Understanding the nature of sudden shoulder pain

CORAL SPRINGS, Fla. – Imagine one day waking up in excruciating pain and suddenly being unable to raise your arm higher than your chest.

There was a time when Charles Edmonds couldn’t use his left arm to reach up and pull a cup off a shelf because the pain in his shoulder was unbearable.

“First thing in the morning I had to pick up instead of a t shirt like a shirt with buttons from the bottom because I couldn’t lift my arm more than this,” Edmonds said.

When it started affected his sleep Edmonds knew he needed to see a specialist and that’s when he was diagnosed with ‘frozen shoulder’.

“When someone develops frozen shoulder essentially their life stops because there’s so much pain in their shoulder than cannot function most activities of daily living,” said Dr. Jorge Gonzalez, head of Regenerative Orthopedics and Sports Medicine in Fort Lauderdale.

Gonzalez said severe inflammation in the shoulder joint can lead to scar tissue.

Initially conservative treatments, including physical therapy, medications and injections are enough to provide relief.

When that fails, Gonzalez is able to help free patients from pain through a minimally invasive in-office procedure called hydrodilatation of the shoulder capsule.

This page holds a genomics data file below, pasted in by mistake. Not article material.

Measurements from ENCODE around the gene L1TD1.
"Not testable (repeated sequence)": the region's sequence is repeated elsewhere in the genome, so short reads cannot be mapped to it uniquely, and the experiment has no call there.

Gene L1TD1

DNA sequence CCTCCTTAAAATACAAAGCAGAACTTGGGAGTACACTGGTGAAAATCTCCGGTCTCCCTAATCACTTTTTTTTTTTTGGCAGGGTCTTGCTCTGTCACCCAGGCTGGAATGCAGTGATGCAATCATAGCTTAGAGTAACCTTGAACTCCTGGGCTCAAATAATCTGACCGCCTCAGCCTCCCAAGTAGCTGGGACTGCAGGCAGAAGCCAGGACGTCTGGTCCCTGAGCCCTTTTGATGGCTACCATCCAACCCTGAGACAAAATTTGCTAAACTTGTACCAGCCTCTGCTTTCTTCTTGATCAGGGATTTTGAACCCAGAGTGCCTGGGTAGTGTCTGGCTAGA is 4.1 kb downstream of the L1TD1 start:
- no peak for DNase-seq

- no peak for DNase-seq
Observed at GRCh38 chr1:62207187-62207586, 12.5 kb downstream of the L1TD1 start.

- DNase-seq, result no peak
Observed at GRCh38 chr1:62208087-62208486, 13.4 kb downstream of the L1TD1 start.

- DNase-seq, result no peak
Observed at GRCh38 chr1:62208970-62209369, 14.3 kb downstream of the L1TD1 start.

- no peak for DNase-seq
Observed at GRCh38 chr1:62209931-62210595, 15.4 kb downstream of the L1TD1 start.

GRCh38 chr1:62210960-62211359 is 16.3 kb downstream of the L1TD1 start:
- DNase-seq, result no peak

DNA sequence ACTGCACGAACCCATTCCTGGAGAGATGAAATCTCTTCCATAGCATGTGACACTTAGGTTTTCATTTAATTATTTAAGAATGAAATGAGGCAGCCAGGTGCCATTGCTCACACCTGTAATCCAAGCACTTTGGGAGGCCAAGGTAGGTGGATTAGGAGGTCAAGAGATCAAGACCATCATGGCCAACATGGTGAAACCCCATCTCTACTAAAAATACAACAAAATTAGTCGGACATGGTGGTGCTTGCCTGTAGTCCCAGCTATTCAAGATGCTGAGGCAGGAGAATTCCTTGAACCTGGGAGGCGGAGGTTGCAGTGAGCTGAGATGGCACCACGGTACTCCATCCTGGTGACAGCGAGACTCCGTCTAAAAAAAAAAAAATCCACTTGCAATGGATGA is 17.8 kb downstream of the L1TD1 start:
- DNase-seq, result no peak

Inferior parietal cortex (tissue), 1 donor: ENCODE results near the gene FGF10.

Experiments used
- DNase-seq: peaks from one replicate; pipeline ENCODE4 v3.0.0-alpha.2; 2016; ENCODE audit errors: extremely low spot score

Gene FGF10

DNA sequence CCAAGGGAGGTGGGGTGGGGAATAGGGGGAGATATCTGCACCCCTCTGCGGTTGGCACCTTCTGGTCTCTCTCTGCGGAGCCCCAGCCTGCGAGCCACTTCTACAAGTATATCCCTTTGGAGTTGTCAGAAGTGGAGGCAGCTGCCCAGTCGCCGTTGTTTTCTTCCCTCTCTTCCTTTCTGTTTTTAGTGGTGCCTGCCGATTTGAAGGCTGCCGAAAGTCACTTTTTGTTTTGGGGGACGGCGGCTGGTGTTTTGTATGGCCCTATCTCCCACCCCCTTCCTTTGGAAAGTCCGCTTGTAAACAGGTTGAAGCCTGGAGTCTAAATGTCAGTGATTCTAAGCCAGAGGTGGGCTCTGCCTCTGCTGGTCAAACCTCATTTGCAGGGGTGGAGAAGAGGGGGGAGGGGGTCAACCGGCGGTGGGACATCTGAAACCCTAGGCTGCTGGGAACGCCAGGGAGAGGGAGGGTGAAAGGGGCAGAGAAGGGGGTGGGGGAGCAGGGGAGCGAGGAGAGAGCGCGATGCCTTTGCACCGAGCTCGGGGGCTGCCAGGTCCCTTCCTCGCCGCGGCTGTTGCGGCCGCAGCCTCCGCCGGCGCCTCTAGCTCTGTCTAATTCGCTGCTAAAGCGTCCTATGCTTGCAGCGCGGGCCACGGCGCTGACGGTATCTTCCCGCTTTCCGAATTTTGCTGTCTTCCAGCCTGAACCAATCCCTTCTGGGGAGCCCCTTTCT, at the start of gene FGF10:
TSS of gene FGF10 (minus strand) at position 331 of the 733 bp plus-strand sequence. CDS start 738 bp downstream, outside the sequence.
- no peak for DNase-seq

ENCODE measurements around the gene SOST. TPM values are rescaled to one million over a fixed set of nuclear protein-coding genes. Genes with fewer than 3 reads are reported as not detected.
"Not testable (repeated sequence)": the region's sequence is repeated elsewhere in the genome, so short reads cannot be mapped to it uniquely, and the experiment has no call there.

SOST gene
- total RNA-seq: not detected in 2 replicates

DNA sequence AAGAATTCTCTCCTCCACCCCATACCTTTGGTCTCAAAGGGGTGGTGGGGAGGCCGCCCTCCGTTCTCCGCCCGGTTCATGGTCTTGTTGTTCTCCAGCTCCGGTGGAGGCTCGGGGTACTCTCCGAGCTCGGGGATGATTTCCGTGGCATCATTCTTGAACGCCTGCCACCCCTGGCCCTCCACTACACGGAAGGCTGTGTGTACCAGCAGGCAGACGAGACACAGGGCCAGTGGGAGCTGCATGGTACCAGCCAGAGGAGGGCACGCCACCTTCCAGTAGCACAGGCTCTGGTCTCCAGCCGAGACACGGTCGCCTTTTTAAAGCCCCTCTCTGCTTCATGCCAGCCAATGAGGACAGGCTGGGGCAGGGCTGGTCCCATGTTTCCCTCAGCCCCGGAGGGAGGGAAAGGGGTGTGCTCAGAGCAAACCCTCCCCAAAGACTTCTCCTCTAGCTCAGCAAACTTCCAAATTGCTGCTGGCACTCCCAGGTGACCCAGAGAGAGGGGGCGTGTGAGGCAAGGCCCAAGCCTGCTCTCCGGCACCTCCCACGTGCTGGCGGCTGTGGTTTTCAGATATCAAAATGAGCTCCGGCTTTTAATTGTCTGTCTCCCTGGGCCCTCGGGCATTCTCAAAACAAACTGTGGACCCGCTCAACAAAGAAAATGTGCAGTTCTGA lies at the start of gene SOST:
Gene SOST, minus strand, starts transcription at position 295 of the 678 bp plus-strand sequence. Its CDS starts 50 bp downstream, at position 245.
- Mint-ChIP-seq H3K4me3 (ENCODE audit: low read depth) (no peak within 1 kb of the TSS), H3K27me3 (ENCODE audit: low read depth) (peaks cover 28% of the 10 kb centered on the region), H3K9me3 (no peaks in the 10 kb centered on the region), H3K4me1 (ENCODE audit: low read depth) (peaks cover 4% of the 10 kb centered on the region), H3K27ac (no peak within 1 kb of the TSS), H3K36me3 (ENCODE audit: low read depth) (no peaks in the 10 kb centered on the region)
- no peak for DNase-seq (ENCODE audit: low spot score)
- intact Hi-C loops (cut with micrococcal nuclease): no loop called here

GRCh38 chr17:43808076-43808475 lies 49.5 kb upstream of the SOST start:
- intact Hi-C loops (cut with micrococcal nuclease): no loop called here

“What we do is we identify some of that scar tissue under ultrasound and with a special set of needles we’re able to break it away we also inject some saline with lidocaine to numb up the should as we’re able to break away some of the scar tissue and that restores the motion and a lot of the patients functionality,” Gonzalez said.

Minutes after the procedure Edmonds was able to fully move his left arm again and eventually get back to playing tennis.

“You know when you go and look for medicine that’s what you look for, something painless and effective and this is perfect, really perfect,” he said.

Frozen should can be caused by sudden traumatic injury, surgery, physical or psychological stress and even underlying conditions, like diabetes but in many cases, there simply is no known cause.

It affects up to 20 percent of people over the age of 40 and is statistically more common in women than men.

About the Authors:

Kristi Krueger has built a solid reputation as an award-winning medical reporter and effervescent anchor. She joined Local 10 in August 1993. After many years co-anchoring the 6 p.m. and 11 p.m., Kristi now co-anchors the noon newscasts, giving her more time in the evening with her family.

Veteran journalist Kathleen Corso is the special projects producer for Local 10 News.